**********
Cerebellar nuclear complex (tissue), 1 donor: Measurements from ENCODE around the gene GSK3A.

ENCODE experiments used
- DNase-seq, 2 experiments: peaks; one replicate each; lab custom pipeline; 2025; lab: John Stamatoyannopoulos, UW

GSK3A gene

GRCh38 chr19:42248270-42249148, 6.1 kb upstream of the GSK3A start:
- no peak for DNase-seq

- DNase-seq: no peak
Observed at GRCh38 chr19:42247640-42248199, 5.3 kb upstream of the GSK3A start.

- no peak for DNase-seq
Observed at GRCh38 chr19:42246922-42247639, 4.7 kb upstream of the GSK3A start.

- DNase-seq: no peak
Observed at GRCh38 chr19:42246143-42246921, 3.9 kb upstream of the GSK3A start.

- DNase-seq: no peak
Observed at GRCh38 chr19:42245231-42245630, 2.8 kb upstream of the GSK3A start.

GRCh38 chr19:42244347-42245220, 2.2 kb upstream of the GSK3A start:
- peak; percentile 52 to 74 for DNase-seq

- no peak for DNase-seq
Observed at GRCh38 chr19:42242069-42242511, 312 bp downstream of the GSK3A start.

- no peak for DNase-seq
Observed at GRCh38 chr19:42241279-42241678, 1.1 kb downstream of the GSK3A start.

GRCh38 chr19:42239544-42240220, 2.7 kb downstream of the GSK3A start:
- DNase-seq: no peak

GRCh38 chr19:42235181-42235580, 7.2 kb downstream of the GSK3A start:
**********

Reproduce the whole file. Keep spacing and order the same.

Cerebellar nuclear complex (tissue), 1 donor: Measurements from ENCODE around the gene GSK3A.

ENCODE experiments used
- DNase-seq, 2 experiments: peaks; one replicate each; lab custom pipeline; 2025; lab: John Stamatoyannopoulos, UW

GSK3A gene

GRCh38 chr19:42248270-42249148, 6.1 kb upstream of the GSK3A start:
- no peak for DNase-seq

- DNase-seq: no peak
Observed at GRCh38 chr19:42247640-42248199, 5.3 kb upstream of the GSK3A start.

- no peak for DNase-seq
Observed at GRCh38 chr19:42246922-42247639, 4.7 kb upstream of the GSK3A start.

- DNase-seq: no peak
Observed at GRCh38 chr19:42246143-42246921, 3.9 kb upstream of the GSK3A start.

- DNase-seq: no peak
Observed at GRCh38 chr19:42245231-42245630, 2.8 kb upstream of the GSK3A start.

GRCh38 chr19:42244347-42245220, 2.2 kb upstream of the GSK3A start:
- peak; percentile 52 to 74 for DNase-seq

- no peak for DNase-seq
Observed at GRCh38 chr19:42242069-42242511, 312 bp downstream of the GSK3A start.

- no peak for DNase-seq
Observed at GRCh38 chr19:42241279-42241678, 1.1 kb downstream of the GSK3A start.

GRCh38 chr19:42239544-42240220, 2.7 kb downstream of the GSK3A start:
- DNase-seq: no peak

GRCh38 chr19:42235181-42235580, 7.2 kb downstream of the GSK3A start: